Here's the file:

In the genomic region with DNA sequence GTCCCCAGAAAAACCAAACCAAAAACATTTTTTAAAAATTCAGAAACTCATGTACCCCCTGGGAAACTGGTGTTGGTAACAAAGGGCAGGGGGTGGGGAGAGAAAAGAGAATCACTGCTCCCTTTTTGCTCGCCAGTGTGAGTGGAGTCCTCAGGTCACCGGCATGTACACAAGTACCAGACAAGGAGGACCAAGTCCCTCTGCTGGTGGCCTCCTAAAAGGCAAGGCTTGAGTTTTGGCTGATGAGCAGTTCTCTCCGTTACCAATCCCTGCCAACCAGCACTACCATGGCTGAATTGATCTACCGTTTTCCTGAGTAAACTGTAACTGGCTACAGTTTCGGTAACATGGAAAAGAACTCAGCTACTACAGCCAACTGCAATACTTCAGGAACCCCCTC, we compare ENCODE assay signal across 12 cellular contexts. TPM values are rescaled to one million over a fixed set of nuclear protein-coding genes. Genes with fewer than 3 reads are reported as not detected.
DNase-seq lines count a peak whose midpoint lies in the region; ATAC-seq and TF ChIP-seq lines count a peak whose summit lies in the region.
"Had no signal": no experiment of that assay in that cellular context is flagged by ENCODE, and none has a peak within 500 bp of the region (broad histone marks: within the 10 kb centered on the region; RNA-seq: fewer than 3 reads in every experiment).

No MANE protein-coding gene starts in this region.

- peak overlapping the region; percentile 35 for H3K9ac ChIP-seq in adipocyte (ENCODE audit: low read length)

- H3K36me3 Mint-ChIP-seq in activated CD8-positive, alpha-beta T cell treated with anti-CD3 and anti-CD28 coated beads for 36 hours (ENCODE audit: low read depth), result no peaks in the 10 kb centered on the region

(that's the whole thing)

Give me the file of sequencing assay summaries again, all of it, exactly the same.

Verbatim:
In the genomic region with DNA sequence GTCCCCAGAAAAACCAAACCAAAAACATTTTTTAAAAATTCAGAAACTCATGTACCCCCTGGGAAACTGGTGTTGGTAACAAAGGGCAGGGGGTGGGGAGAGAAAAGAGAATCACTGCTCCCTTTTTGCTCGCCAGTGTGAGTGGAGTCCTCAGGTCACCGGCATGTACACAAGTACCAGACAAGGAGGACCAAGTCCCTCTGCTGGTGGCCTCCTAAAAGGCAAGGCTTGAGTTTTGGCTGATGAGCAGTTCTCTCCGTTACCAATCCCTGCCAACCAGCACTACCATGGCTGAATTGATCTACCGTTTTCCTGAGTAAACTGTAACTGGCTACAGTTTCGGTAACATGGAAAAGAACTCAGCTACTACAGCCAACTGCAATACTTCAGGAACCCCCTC, we compare ENCODE assay signal across 12 cellular contexts. TPM values are rescaled to one million over a fixed set of nuclear protein-coding genes. Genes with fewer than 3 reads are reported as not detected.
DNase-seq lines count a peak whose midpoint lies in the region; ATAC-seq and TF ChIP-seq lines count a peak whose summit lies in the region.
"Had no signal": no experiment of that assay in that cellular context is flagged by ENCODE, and none has a peak within 500 bp of the region (broad histone marks: within the 10 kb centered on the region; RNA-seq: fewer than 3 reads in every experiment).

No MANE protein-coding gene starts in this region.

- peak overlapping the region; percentile 35 for H3K9ac ChIP-seq in adipocyte (ENCODE audit: low read length)

- H3K36me3 Mint-ChIP-seq in activated CD8-positive, alpha-beta T cell treated with anti-CD3 and anti-CD28 coated beads for 36 hours (ENCODE audit: low read depth), result no peaks in the 10 kb centered on the region